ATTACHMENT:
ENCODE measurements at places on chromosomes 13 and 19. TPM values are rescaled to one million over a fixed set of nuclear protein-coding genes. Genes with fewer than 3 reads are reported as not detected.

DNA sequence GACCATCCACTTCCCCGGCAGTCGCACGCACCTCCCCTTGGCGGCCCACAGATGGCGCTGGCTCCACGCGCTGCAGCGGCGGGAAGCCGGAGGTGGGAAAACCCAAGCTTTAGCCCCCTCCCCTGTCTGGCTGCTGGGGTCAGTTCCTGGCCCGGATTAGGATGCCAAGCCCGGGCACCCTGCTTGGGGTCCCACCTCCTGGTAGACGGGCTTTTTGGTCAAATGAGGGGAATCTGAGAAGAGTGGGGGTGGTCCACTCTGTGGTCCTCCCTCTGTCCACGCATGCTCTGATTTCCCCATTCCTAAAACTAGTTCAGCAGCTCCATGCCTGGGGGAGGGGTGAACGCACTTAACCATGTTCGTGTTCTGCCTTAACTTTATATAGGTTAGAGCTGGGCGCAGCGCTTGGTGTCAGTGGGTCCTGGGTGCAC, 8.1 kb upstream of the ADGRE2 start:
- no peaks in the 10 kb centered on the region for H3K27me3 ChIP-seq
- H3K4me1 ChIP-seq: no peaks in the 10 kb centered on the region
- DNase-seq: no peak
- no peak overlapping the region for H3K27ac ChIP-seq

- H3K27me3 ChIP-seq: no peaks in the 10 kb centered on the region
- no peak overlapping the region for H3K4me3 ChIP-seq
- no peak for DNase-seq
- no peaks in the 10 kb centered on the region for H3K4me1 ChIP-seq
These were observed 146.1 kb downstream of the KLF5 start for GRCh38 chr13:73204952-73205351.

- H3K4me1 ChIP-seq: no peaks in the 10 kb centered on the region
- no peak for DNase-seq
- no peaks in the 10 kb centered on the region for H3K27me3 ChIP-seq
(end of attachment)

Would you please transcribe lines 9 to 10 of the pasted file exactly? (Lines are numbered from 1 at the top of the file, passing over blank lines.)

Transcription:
- no peak for DNase-seq
- no peaks in the 10 kb centered on the region for H3K4me1 ChIP-seq